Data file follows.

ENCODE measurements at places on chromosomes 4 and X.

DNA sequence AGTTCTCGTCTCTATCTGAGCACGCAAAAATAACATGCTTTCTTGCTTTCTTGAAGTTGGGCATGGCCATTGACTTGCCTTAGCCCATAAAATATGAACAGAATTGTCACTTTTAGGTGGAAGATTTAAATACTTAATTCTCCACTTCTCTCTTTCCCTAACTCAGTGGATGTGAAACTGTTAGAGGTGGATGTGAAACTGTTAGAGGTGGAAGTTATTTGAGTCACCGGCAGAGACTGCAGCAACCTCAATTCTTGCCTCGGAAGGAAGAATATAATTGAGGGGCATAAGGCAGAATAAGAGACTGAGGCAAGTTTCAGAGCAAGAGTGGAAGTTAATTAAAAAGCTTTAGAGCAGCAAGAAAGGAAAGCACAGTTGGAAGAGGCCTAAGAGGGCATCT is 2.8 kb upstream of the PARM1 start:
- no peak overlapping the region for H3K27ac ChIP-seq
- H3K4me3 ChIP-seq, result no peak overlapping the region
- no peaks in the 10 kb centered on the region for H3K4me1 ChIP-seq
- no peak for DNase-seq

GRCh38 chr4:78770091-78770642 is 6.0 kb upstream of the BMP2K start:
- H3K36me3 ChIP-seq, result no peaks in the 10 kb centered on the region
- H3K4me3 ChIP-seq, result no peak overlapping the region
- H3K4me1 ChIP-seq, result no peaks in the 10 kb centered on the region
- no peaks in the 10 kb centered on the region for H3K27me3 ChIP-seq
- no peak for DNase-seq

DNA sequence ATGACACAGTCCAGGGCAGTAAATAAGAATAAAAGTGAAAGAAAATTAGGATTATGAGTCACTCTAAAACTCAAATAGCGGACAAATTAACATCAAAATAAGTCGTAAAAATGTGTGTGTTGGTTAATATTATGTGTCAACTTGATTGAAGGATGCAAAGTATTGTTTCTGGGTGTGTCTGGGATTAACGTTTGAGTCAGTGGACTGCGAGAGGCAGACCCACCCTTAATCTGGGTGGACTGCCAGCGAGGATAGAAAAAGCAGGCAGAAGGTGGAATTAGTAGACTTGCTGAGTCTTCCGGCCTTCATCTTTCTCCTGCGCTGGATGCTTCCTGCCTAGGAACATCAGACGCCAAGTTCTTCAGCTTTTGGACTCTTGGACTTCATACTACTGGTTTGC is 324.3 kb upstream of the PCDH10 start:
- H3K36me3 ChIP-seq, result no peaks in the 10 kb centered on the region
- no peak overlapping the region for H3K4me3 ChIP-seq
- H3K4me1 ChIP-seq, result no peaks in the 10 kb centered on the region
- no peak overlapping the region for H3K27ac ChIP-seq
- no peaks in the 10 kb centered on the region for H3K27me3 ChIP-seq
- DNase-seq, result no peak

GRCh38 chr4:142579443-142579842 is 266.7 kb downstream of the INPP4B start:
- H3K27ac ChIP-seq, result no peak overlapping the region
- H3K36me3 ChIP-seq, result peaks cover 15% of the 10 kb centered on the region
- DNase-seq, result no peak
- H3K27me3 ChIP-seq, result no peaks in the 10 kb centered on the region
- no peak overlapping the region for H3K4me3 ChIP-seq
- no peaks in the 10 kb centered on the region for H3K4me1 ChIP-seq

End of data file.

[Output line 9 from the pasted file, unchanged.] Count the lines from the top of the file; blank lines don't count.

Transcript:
- H3K4me3 ChIP-seq, result no peak overlapping the region